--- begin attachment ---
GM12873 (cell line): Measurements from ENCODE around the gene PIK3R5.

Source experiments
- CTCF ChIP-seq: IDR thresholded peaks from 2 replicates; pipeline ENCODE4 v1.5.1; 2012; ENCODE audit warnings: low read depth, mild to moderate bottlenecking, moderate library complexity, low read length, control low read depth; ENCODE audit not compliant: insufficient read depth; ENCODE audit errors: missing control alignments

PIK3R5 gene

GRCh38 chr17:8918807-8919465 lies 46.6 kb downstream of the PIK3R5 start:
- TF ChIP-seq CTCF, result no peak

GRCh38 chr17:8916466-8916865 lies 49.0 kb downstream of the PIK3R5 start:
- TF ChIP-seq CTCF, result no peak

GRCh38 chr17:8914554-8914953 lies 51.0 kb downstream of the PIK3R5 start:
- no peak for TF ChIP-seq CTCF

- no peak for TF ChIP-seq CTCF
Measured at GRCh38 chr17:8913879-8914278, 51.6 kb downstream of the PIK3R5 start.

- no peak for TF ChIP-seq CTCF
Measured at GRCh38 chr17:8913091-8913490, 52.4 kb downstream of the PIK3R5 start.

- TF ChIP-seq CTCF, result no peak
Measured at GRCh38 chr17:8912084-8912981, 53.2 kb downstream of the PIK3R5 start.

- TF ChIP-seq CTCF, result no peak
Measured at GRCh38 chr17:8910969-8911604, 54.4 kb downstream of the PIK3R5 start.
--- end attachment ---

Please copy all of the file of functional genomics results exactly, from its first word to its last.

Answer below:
GM12873 (cell line): Measurements from ENCODE around the gene PIK3R5.

Source experiments
- CTCF ChIP-seq: IDR thresholded peaks from 2 replicates; pipeline ENCODE4 v1.5.1; 2012; ENCODE audit warnings: low read depth, mild to moderate bottlenecking, moderate library complexity, low read length, control low read depth; ENCODE audit not compliant: insufficient read depth; ENCODE audit errors: missing control alignments

PIK3R5 gene

GRCh38 chr17:8918807-8919465 lies 46.6 kb downstream of the PIK3R5 start:
- TF ChIP-seq CTCF, result no peak

GRCh38 chr17:8916466-8916865 lies 49.0 kb downstream of the PIK3R5 start:
- TF ChIP-seq CTCF, result no peak

GRCh38 chr17:8914554-8914953 lies 51.0 kb downstream of the PIK3R5 start:
- no peak for TF ChIP-seq CTCF

- no peak for TF ChIP-seq CTCF
Measured at GRCh38 chr17:8913879-8914278, 51.6 kb downstream of the PIK3R5 start.

- no peak for TF ChIP-seq CTCF
Measured at GRCh38 chr17:8913091-8913490, 52.4 kb downstream of the PIK3R5 start.

- TF ChIP-seq CTCF, result no peak
Measured at GRCh38 chr17:8912084-8912981, 53.2 kb downstream of the PIK3R5 start.

- TF ChIP-seq CTCF, result no peak
Measured at GRCh38 chr17:8910969-8911604, 54.4 kb downstream of the PIK3R5 start.